Plans for a deep-sea port as part of the ambitious New Yangon City project have been welcomed by the residents of five villages who are at risk of being washed away due to riverbank erosion.
By KYAW YE LYNN | FRONTIER
About a dozen houses, mostly small bamboo huts, occupy the narrow strip of land between the riverbank and the sea wall that protects Taw Ka Luu village from the Yangon River, not far from where its muddy waters empty into the Gulf of Mottama
The houses in the village, in Yangon’s outer southwestern Kungyangon Township, are under threat because the riverbank has been dramatically eroded by the tide.
“These houses probably have to move inside the sea wall this year,” village administrator U Aung Tun Kyaw told Frontier on April 7.
When villagers helped the Irrigation and Water Utilisation Management Department to build the sea wall five years ago it was at least 500 feet (152 metres) from the riverbank, Aung Tun Kyaw said.
“Now, as you can see, it is only about 50 feet away,” he said.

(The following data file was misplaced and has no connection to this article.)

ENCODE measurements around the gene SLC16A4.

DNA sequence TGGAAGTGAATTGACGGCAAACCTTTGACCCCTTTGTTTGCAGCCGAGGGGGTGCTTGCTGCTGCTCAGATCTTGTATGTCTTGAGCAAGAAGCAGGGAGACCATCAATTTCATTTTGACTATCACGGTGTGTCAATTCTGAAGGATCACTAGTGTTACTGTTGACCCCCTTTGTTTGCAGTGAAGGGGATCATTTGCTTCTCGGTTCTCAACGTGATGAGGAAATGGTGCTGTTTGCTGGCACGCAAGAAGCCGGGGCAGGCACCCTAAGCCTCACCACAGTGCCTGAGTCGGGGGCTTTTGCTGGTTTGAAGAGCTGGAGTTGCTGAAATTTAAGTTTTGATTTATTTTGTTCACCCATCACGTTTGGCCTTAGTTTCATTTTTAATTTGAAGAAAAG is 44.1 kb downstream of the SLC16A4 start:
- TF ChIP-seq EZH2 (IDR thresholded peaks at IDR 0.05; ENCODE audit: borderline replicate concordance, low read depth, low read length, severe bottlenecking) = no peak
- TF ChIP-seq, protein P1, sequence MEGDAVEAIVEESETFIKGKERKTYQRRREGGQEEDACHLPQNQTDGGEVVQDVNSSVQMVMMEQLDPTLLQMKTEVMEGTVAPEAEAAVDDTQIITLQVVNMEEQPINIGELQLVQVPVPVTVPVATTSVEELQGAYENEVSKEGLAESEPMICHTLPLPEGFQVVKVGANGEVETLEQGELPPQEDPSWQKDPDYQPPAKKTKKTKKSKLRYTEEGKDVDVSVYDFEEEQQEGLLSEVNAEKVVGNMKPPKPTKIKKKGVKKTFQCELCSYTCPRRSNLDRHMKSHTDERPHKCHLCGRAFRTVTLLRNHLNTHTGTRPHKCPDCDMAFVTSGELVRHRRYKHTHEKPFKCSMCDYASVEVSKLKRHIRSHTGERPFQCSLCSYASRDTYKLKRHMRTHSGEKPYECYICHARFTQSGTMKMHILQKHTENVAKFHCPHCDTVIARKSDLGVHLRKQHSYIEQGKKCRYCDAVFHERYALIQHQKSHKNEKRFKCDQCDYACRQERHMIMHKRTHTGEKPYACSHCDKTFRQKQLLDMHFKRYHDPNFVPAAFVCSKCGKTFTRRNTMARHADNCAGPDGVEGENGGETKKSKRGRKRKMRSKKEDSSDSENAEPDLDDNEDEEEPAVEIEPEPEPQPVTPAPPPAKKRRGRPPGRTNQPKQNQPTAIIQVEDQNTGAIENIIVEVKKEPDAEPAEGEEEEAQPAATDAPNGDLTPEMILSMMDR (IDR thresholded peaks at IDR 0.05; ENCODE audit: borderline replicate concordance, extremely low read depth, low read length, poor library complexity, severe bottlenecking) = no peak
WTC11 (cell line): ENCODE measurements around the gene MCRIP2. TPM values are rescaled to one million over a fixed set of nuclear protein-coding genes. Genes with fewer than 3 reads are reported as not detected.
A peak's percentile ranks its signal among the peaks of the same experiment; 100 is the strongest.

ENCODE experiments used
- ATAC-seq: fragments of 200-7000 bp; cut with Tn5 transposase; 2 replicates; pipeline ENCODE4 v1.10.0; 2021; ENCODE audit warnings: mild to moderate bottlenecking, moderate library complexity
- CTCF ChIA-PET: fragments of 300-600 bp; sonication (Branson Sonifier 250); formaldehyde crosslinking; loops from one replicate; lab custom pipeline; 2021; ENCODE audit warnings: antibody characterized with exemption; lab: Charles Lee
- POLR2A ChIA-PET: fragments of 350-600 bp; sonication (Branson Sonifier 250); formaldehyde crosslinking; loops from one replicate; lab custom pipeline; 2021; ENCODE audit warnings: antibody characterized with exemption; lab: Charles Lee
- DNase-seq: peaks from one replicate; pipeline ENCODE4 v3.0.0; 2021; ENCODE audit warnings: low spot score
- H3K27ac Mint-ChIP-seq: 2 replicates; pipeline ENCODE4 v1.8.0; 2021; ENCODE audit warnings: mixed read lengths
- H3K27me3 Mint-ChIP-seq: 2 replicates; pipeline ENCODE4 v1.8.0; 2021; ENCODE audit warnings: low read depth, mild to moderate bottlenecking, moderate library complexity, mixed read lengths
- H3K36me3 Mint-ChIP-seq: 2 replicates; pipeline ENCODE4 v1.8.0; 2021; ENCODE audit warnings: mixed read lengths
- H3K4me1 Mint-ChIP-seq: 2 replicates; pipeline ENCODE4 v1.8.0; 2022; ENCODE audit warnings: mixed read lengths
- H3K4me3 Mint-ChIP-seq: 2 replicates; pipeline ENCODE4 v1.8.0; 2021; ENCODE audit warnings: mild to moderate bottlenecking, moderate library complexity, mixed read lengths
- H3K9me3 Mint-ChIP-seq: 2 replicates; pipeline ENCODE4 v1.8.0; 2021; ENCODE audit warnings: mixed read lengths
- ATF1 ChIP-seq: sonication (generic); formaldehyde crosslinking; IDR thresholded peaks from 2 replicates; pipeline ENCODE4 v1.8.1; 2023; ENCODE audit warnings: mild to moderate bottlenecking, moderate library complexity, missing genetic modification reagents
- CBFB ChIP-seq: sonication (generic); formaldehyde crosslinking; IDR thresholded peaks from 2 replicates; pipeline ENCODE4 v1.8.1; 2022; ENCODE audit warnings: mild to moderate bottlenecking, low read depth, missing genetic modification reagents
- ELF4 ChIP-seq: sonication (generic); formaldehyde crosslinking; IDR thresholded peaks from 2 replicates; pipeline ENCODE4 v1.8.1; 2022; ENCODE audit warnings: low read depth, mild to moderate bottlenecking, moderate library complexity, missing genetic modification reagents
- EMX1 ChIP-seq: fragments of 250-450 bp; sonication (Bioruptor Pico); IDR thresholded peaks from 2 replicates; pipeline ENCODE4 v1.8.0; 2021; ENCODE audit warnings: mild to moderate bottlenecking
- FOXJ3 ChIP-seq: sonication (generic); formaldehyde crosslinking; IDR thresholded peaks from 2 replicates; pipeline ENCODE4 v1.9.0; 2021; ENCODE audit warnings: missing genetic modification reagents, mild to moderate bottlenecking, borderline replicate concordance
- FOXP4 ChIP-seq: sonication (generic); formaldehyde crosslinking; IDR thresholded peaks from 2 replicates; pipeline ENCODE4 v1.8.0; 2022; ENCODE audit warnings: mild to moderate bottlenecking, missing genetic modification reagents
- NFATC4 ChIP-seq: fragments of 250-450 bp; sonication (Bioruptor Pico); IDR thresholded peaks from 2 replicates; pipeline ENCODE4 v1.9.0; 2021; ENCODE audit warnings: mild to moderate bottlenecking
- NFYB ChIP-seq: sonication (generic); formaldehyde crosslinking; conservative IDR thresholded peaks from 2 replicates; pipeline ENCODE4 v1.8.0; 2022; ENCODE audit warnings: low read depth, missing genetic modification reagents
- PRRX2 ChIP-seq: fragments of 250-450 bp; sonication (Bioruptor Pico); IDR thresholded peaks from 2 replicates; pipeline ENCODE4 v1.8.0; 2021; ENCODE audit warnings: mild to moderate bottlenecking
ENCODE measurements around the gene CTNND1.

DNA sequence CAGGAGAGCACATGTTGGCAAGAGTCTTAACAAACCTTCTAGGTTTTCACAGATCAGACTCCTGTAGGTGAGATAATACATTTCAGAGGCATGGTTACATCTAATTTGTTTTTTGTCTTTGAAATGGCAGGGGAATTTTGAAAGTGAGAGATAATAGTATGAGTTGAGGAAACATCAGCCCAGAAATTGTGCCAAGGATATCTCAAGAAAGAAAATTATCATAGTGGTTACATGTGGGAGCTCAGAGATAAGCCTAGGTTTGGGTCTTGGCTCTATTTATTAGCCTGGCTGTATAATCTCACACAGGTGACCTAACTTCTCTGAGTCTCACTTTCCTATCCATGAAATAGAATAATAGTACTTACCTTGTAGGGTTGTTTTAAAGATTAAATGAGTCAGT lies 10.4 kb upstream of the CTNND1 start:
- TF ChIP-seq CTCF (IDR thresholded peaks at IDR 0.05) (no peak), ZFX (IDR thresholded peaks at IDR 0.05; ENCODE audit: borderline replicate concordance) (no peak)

Aung Tun Kyaw said that if the erosion of the riverbank continued at its current rate, the sea wall would have to be built up to 5 kilometres (3 miles) inland and the villagers would probably need to be relocated.
A deep channel in the river near the village means that it runs fast when the tide is going out, constantly wearing away the riverbank.
“The sea-lane is so close to the riverbank that your shout can be heard by the crew on sea-going vessels,” said Aung Tun Kyaw, adding that beyond the deep channel there was shallow water and a sandbar.
Villagers had measured the depth of the channel at low tide at about 15 metres (50 feet), he said.
“We haven’t measured it at high tide; it must be much deeper.”
Sandbars are formed by sediment deposited by a river and are constantly changing according to the velocity of the current. Villagers say the sandbars at the mouth of the Yangon River are aggravating the erosion of the riverbank.